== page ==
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Traffic and road safety in Hong Kong

Minister pledges to consider law to improve working conditions for Hong Kong bus drivers after committee makes 45 suggestions on road safety

  • Secretary for Housing and Transport Frank Chan responds to independent review and says safety is ‘utmost priority’
  • Legislation would also increase penalties for abusive passengers
PUBLISHED : Tuesday, 08 January, 2019, 10:05pm
UPDATED : Wednesday, 09 January, 2019, 12:14am

Transport authorities have pledged to look into introducing new legislation to improve the working conditions of Hong Kong’s franchised bus drivers, and take tougher action against abusive passengers, as part of a safety overhaul recommended by an independent review committee.

Secretary for Transport and Housing Frank Chan Fan on Tuesday said safety was the “utmost priority” after the committee proposed a host of improvements, most of which the government said had already been adopted or were being worked on.

The government will also study the use of the HK$500 million (US$64 million) earmarked by Chief Executive Carrie Lam Cheng Yuet-ngor in last year’s policy address, for subsidising franchised bus operators – private operators in the city’s bus network – to install new safety devices such as seat belts, an electronic stability control system and speed limiters.

By late last year, a total of 474 new buses have been ordered with the safety devices.

Chan and Commissioner of Transport Mable Chan, made the commitment after an independent review committee put forward a total of 45 safety-related recommendations to the government last month, following a 21-day inquiry.

The three-member committee, chaired by judge Michael Lunn, who is a vice-president of the Court of Appeal, was appointed by Lam after a crash involving a KMB double-decker bus killed 19 people and injured 65 others in Tai Po in February last year.

It was the city’s deadliest road accident in nearly 15 years.

The incident highlighted growing concern over whether bus operators had put in place sufficient measures, training, support and effective management to ensure driver safety.

Calls mount for stricter rules on wearing seat belts on buses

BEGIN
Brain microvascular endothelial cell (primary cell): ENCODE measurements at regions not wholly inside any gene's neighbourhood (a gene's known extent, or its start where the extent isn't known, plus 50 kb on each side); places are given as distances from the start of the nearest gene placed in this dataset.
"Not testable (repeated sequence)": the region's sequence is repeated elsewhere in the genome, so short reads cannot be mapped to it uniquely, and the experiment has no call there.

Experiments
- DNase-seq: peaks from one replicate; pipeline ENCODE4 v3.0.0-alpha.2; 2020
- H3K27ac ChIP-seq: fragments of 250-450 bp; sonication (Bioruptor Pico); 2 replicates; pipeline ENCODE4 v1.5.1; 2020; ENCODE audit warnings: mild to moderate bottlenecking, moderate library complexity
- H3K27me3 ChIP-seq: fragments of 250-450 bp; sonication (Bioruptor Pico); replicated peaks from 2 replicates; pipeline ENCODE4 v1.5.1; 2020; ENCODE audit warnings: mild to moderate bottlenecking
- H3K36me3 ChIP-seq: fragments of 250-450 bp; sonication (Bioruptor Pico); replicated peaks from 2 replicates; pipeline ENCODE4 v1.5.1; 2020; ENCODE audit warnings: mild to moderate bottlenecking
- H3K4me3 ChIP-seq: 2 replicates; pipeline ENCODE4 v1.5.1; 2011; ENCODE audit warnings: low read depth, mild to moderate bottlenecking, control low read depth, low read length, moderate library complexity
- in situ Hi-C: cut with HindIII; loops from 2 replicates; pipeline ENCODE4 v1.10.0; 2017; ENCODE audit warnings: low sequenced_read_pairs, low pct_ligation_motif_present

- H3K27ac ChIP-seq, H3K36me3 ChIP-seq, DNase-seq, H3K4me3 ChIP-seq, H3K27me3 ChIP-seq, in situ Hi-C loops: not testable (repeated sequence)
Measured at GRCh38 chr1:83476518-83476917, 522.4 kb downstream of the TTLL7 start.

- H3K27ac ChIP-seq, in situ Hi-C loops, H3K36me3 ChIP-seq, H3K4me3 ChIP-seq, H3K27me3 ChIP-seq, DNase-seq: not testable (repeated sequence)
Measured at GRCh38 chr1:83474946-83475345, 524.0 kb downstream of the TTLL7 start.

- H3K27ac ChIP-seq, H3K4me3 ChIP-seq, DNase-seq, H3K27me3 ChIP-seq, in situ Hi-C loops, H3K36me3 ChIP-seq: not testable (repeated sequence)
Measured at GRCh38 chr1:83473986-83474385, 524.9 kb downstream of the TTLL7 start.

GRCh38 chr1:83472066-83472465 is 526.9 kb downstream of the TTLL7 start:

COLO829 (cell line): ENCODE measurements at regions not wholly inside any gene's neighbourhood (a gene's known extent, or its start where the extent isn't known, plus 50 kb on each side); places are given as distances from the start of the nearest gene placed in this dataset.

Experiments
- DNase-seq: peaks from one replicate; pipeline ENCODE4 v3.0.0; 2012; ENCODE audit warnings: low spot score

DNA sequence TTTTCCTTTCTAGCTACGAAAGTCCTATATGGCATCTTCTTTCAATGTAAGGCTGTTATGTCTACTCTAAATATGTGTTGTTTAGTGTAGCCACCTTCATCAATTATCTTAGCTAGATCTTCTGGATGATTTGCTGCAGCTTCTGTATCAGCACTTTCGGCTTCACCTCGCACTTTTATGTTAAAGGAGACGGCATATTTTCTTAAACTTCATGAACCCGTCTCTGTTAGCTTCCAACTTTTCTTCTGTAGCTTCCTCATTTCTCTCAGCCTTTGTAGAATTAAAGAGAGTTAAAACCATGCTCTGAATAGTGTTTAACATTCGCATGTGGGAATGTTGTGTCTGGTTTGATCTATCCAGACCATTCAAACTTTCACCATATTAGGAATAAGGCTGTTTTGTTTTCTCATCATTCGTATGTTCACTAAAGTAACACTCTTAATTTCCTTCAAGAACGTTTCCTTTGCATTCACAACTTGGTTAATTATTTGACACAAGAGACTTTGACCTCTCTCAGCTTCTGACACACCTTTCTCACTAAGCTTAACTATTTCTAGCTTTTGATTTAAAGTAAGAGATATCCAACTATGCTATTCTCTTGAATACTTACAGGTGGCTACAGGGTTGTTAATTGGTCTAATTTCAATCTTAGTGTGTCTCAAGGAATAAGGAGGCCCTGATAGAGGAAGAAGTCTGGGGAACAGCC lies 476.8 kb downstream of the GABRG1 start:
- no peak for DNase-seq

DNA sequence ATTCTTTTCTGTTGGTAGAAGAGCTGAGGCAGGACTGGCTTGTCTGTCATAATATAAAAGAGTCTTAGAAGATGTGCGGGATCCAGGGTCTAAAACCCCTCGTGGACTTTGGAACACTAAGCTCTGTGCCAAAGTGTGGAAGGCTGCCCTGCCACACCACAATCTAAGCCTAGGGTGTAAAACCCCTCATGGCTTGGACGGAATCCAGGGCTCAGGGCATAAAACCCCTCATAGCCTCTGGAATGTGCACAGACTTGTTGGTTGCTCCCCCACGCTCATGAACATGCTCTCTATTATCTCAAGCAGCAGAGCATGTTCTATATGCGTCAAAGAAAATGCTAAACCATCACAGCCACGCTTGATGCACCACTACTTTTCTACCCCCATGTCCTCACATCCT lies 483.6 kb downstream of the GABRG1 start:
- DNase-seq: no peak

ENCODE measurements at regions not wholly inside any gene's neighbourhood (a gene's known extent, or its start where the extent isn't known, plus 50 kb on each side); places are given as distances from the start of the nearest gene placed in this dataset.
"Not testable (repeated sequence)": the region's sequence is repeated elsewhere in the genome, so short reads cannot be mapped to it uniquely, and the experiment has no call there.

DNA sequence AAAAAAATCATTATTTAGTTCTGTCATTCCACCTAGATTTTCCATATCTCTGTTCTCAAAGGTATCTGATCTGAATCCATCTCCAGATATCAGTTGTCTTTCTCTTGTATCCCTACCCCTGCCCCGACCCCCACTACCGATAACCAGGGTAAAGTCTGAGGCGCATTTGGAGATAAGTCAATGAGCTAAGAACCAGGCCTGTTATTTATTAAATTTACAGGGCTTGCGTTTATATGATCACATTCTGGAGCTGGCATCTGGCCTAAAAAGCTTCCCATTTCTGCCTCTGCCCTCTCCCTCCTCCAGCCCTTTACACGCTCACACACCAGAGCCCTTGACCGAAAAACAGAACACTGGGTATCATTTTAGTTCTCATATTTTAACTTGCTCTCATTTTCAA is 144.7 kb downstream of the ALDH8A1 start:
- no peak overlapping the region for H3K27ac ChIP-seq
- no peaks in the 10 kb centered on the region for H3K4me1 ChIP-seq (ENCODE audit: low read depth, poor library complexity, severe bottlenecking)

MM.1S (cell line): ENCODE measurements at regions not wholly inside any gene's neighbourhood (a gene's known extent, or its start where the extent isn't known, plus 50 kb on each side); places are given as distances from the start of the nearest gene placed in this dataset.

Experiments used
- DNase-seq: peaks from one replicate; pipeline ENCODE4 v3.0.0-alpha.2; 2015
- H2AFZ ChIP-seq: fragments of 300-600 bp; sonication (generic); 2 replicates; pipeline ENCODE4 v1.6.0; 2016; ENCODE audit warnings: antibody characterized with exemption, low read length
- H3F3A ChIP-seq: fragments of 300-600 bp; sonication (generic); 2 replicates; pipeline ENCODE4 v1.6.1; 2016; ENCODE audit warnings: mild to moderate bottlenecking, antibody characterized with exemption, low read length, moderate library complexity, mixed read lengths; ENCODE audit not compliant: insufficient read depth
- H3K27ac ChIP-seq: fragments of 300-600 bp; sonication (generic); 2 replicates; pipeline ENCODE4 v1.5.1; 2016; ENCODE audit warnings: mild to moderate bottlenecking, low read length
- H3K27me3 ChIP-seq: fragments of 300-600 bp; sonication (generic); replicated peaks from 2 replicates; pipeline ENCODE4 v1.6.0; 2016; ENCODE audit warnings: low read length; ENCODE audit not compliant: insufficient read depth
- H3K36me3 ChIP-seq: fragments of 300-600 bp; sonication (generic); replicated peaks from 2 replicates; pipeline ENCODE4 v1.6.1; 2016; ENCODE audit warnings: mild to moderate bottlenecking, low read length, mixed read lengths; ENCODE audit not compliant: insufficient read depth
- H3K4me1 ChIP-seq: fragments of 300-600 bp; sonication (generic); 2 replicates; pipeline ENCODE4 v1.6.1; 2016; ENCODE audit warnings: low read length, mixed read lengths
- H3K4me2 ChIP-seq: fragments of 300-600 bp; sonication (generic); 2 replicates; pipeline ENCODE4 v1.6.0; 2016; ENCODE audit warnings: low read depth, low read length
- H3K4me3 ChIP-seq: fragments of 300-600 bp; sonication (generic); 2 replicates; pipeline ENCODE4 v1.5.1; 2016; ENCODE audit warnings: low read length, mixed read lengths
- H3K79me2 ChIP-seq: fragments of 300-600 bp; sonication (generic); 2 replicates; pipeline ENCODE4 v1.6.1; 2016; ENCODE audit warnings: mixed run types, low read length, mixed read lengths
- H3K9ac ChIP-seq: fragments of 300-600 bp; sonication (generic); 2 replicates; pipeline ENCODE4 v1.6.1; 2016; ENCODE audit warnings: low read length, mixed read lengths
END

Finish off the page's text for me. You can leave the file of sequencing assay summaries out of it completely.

Key recommendations included: providing funding for franchised bus operators to promote the uptake of new safety technology, requiring buses to provide real-time alerts of excessive speeding, putting the guidelines on drivers’ working hours, rest times and meal breaks into regulations, introducing special legislation to outlaw threatening, abusive or insulting behaviour towards bus drivers, providing rest and toilet facilities for drivers, as well as issuing fixed penalty tickets to clamp down on illegal stopping of vehicles at bus stops.

“It is clear that there is a growing trend of abuse and assaults of bus drivers performing their duties in delivering a public service … we recommend specific legislation be enacted to make it an offence to make a threatening, abusive or insulting communication towards a bus driver,” the report said.

At present, verbally abusing bus drivers can be punishable with fine of HK$3,000 (US$383), and six months in prison.

For bus drivers, special training should be given to deal with abusive and angry passengers, while fatigue management should be included.

In the report, the committee criticised the government and bus operators for failing to adopt a proactive approach to franchised bus safety.

“The current legislative regime, and the requirements of the franchises granted to bus operators, provide a wholly insufficient emphasis on safety,” the report said.

“As is readily apparent, many of the measures taken by the Transport Department to enhance the safety of franchised buses were reactive to events, rather than being proactive,” it said, pointing out that, despite a requirement in 2003 for public bus operators to install black boxes on new buses from July 2004, no additional requirements were stipulated by the department until August 2018.

Most Hong Kong bus companies miss safety targets, and could yet be punished for it

But Mable Chan insisted the department had already implemented most of the proposed initiatives, and said it would continue to work on the rest of the recommendations with bus firms.

“Among the 45 recommendations of the report, 44 concern the department’s work, of which 30 items are implemented, or are being implemented, six are under planning to be implemented, and eight are subject to study,” she said.

Frank Chan vowed to work closely with bus operators, and relevant government departments to actively pursue the recommendations, but said those proposals involving legislation needed to be studied in detail.

“We have provided comprehensive and positive responses to each of the recommendations,” Frank Chan said. “We will focus on following up on these actions, in consultation with relevant government departments, and stakeholders, where appropriate.”

KMB has also pledged to strictly implement the initiatives.

“KMB will closely work with the relevant government departments in the areas of enhancing bus safety measures, technology upgrade and drivers’ training with a view of providing a safe bus service,” it said.